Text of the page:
As estimated in PASS software version 15 (IBM Corp, Armonk, NY, USA), 1,168 samples would be needed in a Cox regression of the log hazard ratio (HR) to provide 90% power at a.05 significance level to detect a regression coefficient equal to 0.20 under an overall event rate of 0.10. Data are presented as M ± SD (normal distribution) or median (first quartile and third quartile) (non-normal distribution) for continuous variables, and as frequency (percentages) for categorical variables. Differences among the groups were evaluated by the Student's t-test (normal distribution) and by the Kruskal-Wallis rank-sum test (non-normal distribution) for continuous variables, and the chi-square tests for categorical variables. Univariate Cox regression models were applied to evaluate the association of demographic, biochemical, and clinical characteristics, and anthropometric indices with diabetes. The independent effect of baseline and dynamic changes of each anthropometric index on the risk of diabetes was estimated using multivariate Cox regression models. Two models with different sets of covariates were fitted. Stratified and interaction analyses were also conducted to evaluate the potential interactions between BRI and demographic, biochemical and clinical characteristics, and other anthropometric indices. The area under receiver operating characteristic (ROC) curves was calculated to evaluate the abilities of the anthropometric indices to predict diabetes to determine the optimal cut-off point of these indices. Subgroup ROC analyses were further performed for different gender and the menopausal status of women (49 years old was chosen as a cut-off to divide women into pre-menopausal and post-menopausal). All of the statistical analyses were conducted using the statistical software packages R version 4.0.3 (R Foundation for Statistical Computing, Vienna, Austria).

Results

Baseline Characteristics of the Participants

Baseline characteristics of the participants were presented in Table 1. An overall 6,990 subjects (3,467 [49.6%] men, the average age of 59.0 ± 13.9 years) were studied. During the average follow-up of 3.1 years, a total of 816 hypertensive patients developed diabetes (the baseline characteristic stratified by sex are presented in Supplementary Table 3). The levels of the anthropometric indices, including weight, BMI, WC, HC, WHR, WHtR, ABSI, AVI, BAI, BRI, CI, WWI, and WHHR, were significantly higher in subjects with diabetes (P < 0.05). Besides, compared with subjects without diabetes, patients with diabetes were older, had a higher proportion of women, had higher values of FPG, TG, TC, UAER, and SBP, and with a lower eGFR and rate of drinking (P < 0.05).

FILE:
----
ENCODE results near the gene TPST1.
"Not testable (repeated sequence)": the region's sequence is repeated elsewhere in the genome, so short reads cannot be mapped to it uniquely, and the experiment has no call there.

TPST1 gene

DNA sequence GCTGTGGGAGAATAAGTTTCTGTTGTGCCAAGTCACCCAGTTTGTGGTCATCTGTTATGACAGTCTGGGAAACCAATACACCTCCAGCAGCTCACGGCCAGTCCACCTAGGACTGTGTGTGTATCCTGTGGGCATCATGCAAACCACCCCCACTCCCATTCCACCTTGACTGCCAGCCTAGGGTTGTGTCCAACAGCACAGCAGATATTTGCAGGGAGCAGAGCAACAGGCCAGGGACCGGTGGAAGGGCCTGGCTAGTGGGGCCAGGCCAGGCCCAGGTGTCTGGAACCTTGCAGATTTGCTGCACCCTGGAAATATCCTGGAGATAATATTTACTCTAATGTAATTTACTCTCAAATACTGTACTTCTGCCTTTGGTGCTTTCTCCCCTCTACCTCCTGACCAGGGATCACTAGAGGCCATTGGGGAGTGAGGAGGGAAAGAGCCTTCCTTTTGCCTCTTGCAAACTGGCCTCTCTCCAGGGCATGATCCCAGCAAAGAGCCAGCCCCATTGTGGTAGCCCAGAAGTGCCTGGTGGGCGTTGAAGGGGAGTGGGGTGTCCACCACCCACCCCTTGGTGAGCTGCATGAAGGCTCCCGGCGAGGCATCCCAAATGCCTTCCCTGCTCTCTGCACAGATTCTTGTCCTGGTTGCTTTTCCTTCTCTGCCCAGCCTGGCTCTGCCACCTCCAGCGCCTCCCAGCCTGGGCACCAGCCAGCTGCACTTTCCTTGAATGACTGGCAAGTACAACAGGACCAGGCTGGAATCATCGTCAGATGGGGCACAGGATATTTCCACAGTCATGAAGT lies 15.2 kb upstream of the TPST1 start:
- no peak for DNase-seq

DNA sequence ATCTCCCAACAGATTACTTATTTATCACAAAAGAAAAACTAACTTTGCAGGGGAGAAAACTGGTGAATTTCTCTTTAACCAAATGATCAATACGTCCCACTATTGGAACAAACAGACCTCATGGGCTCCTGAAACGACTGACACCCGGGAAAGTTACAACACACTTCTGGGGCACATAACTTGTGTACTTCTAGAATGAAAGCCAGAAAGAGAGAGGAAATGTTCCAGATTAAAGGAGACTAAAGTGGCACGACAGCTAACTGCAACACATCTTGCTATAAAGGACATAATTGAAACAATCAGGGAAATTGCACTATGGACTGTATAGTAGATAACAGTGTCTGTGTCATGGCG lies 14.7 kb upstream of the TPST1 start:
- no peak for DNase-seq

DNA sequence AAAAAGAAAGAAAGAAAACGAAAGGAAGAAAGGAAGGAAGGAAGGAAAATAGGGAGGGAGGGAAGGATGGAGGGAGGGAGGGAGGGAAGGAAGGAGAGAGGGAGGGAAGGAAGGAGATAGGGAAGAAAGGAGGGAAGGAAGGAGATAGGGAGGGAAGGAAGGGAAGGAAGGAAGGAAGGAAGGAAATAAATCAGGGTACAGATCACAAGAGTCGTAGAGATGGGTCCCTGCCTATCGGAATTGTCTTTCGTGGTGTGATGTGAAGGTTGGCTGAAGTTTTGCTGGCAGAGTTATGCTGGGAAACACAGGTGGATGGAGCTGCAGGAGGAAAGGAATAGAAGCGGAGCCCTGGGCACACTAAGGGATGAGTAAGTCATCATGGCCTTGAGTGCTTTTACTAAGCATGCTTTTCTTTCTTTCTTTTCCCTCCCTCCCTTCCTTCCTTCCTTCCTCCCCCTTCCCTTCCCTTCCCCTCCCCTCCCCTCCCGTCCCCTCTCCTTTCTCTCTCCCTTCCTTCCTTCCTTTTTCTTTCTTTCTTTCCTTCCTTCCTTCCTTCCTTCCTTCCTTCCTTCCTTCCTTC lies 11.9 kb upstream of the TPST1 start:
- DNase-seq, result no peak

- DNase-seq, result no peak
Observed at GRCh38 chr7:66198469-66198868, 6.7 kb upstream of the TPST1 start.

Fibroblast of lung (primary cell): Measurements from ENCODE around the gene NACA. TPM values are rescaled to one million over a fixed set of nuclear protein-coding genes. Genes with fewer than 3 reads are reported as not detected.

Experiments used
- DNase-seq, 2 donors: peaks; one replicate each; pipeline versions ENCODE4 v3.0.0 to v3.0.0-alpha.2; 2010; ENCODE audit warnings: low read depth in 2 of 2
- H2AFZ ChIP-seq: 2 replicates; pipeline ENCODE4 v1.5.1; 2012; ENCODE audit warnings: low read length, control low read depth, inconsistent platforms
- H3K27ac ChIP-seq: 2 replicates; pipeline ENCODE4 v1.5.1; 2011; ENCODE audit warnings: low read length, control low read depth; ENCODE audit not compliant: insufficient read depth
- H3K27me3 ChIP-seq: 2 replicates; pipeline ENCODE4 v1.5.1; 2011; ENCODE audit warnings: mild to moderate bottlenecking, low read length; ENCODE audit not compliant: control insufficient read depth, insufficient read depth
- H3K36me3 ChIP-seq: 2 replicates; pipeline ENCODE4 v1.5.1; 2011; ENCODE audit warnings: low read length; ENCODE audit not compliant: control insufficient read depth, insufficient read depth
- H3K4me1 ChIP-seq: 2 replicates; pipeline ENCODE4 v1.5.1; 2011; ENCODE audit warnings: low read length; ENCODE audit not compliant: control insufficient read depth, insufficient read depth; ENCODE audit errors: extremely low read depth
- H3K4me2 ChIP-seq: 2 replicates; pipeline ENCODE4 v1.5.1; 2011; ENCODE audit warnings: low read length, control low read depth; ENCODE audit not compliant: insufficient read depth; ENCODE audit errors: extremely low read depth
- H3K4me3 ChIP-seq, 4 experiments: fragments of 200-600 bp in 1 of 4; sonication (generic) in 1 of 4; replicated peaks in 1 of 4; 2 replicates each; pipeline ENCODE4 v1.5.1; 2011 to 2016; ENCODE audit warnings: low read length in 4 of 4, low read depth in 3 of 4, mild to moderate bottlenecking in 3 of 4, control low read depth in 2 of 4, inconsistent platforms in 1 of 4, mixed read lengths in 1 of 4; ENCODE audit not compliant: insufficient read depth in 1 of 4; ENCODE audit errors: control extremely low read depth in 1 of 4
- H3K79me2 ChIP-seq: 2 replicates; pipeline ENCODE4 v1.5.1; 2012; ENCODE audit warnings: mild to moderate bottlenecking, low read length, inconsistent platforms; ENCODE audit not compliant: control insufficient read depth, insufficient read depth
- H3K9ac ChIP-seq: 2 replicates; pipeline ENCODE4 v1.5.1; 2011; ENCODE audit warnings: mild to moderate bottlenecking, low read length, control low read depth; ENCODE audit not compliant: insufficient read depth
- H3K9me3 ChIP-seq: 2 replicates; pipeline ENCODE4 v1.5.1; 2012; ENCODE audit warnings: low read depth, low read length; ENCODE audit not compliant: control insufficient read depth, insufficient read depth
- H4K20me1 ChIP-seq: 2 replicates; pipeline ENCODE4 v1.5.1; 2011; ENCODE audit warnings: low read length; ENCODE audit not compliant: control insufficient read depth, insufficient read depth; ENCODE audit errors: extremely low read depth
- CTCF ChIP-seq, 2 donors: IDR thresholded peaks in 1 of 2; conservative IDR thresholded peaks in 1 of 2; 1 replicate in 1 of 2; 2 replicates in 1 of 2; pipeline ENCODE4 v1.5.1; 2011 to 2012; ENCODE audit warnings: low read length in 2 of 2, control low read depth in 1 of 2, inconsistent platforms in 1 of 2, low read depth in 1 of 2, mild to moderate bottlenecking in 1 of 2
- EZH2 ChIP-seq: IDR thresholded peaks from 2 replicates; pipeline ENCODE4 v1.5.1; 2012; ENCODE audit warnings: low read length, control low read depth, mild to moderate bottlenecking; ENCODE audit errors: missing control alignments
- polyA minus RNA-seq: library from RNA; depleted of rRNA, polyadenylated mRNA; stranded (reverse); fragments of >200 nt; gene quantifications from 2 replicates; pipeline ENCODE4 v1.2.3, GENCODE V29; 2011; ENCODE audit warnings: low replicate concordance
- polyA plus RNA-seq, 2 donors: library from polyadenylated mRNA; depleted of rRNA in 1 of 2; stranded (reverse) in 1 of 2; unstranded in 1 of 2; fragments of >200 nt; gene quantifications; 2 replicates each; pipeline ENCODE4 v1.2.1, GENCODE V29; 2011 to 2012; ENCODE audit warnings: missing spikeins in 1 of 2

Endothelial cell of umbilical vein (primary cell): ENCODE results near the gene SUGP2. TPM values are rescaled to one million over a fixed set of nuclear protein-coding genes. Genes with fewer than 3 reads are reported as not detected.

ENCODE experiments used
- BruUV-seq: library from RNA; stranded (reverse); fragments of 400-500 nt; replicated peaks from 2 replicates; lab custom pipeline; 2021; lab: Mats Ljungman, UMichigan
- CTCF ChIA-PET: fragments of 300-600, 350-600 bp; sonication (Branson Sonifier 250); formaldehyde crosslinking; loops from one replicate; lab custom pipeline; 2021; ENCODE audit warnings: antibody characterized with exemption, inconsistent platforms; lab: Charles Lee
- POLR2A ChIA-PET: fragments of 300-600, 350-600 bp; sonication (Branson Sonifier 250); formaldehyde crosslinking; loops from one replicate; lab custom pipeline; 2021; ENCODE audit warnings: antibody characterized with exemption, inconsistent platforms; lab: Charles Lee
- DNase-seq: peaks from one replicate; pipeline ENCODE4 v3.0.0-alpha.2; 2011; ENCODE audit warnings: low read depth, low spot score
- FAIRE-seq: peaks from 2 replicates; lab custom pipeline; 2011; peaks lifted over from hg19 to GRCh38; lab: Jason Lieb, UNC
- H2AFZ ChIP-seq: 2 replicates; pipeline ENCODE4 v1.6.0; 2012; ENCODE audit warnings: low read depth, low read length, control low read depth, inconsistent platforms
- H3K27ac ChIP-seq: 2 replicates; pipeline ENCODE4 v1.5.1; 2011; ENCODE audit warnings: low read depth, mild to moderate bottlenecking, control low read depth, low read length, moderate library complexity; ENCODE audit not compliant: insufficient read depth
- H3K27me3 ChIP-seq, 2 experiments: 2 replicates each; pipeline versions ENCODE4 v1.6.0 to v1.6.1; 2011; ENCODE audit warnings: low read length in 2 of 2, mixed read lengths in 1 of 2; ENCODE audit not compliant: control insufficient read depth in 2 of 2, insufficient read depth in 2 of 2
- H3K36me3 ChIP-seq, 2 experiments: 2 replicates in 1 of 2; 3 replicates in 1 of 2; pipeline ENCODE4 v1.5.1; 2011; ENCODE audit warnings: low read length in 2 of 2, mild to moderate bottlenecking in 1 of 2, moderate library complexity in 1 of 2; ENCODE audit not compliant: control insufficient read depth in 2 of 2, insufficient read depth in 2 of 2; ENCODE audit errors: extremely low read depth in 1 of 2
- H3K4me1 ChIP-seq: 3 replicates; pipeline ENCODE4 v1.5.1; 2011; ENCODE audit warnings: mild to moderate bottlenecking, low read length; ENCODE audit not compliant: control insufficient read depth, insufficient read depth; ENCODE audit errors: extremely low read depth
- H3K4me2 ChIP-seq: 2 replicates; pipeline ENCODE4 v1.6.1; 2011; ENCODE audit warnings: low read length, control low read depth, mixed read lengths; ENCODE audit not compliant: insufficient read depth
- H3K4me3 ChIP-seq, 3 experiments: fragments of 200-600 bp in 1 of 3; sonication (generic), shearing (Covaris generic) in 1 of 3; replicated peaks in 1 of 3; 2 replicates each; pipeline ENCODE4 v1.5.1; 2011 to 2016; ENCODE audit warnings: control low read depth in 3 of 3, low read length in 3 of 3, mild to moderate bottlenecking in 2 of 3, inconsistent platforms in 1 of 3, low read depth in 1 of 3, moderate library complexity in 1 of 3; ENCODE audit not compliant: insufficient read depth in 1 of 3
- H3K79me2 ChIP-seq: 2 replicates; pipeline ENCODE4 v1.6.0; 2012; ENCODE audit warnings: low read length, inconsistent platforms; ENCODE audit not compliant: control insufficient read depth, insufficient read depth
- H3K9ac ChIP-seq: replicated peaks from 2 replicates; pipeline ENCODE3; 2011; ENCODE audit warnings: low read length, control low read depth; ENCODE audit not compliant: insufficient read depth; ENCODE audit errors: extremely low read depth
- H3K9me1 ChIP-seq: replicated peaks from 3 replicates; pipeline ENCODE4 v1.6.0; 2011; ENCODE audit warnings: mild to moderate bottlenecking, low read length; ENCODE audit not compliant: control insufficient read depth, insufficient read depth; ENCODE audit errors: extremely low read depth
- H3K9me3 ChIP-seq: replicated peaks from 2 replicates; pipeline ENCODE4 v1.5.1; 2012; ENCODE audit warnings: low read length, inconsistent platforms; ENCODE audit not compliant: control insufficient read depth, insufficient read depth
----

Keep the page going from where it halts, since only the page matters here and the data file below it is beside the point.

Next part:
TABLE 1
www.frontiersin.org

Table 1. Baseline characteristics between subjects with and without diabetes.

Correlations Between Various Baseline Anthropometric Indices and Diabetes Among Hypertensive Patients

Correlations between various baseline clinical variables and diabetes are displayed in Supplementary Table 4. Univariate Cox regression analysis revealed that diabetes was positively correlated with age, TG, TC, LDL, UA, UAER, weight, BMI, WC, WHR, WHtR, WHR, ABSI, AVI, BAI, BRI, CI, WWI, and WHHR among the hypertensive patients (P < 0.05).

As shown in Supplementary Table 5, after fully adjusted for baseline age, sex, smoking status, drinking status, serum lipid levels, and blood pressure, multivariate Cox regression analysis revealed various anthropometric indices, weight (HR = 1.50; 95% CI, 1.38, 1.62), BMI (HR = 1.40; 95% CI, 1.31, 1.49), WC (HR = 1.42; 95% CI, 1.33, 1.52), HC (HR = 1.30; 95% CI, 1.22, 1.38), WHtR (HR = 1.39; 95% CI, 1.30, 1.49), WHR (HR = 1.16; 95% CI, 1.12, 1.21), AVI (HR = 1.40; 95% CI, 1.31, 1.49), BAI (HR = 1.27; 95% CI, 1.18, 1.37), BRI (HR = 1.36; 95% CI, 1.28, 1.45), CI (HR = 1.18; 95% CI, 1.10, 1.27), WWI (HR = 1.17; 95% CI, 1.08, 1.27), and WHHR (HR = 1.17; 95% CI, 1.10, 1.24), as the independent risk factor for diabetes among hypertensive patients (all P < 0.001). In addition, the risk of incident diabetes was found to be increased steadily with successively elevated levels of weight, BMI, WC, WHR, WHtR, BAI, BRI, and WWI (all P < 0.05; Figure 2). Namely, in the fully adjusted model, levels of weight, BMI, WC, WHR, WHtR, BAI, BRI, and WWI, were each associated with increased risk of diabetes, regardless of whether it was treated as a continuous or categorical variable.